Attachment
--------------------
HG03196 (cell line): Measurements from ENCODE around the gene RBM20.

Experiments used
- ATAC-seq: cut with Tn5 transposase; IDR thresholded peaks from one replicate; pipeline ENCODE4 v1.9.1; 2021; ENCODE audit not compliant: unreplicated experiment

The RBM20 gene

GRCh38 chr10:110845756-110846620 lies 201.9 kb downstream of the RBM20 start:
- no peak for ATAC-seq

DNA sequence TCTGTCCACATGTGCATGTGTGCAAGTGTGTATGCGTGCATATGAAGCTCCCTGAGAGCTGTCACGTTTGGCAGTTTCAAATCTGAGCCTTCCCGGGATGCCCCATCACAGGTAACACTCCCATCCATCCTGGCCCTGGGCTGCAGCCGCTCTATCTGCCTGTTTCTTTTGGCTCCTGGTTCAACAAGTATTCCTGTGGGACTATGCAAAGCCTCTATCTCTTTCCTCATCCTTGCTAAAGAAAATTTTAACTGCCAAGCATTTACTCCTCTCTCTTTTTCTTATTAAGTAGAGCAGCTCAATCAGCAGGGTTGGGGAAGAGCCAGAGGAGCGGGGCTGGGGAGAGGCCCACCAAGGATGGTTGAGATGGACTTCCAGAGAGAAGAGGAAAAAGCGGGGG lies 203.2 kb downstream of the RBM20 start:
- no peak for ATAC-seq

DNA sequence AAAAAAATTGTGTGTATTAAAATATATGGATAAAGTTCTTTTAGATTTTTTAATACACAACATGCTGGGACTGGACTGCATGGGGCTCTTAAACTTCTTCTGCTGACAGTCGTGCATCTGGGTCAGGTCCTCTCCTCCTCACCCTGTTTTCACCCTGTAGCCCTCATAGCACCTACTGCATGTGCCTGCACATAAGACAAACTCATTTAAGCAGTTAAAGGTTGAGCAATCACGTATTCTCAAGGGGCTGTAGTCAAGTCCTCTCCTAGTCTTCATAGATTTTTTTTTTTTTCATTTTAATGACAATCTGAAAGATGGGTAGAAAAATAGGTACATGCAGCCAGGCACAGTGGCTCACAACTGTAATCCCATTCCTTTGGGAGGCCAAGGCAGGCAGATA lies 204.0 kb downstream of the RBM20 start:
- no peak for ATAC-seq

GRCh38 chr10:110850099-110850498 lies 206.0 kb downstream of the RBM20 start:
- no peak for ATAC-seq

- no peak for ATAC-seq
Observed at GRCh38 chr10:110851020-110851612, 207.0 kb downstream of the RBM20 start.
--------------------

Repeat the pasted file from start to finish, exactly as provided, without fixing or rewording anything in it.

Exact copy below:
HG03196 (cell line): Measurements from ENCODE around the gene RBM20.

Experiments used
- ATAC-seq: cut with Tn5 transposase; IDR thresholded peaks from one replicate; pipeline ENCODE4 v1.9.1; 2021; ENCODE audit not compliant: unreplicated experiment

The RBM20 gene

GRCh38 chr10:110845756-110846620 lies 201.9 kb downstream of the RBM20 start:
- no peak for ATAC-seq

DNA sequence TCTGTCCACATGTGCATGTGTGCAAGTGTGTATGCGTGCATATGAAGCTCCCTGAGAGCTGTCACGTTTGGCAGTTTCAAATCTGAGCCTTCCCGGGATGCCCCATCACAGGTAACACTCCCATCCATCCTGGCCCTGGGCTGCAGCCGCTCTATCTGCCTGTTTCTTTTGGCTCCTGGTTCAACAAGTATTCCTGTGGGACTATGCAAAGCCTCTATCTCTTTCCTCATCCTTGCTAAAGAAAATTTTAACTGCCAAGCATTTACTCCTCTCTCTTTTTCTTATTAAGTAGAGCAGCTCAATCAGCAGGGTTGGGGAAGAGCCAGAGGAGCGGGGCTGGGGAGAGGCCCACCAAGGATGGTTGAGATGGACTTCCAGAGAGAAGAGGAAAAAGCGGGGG lies 203.2 kb downstream of the RBM20 start:
- no peak for ATAC-seq

DNA sequence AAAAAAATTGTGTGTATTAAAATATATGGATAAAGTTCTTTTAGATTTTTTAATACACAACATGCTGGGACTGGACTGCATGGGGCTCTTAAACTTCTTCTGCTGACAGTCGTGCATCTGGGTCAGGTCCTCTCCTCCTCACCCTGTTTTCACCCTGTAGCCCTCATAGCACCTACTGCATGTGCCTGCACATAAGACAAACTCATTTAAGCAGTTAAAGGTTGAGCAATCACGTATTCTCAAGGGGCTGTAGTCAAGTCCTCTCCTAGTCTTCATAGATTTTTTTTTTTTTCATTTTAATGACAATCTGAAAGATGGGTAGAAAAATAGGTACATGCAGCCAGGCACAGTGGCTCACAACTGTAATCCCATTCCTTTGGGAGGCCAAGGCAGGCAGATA lies 204.0 kb downstream of the RBM20 start:
- no peak for ATAC-seq

GRCh38 chr10:110850099-110850498 lies 206.0 kb downstream of the RBM20 start:
- no peak for ATAC-seq

- no peak for ATAC-seq
Observed at GRCh38 chr10:110851020-110851612, 207.0 kb downstream of the RBM20 start.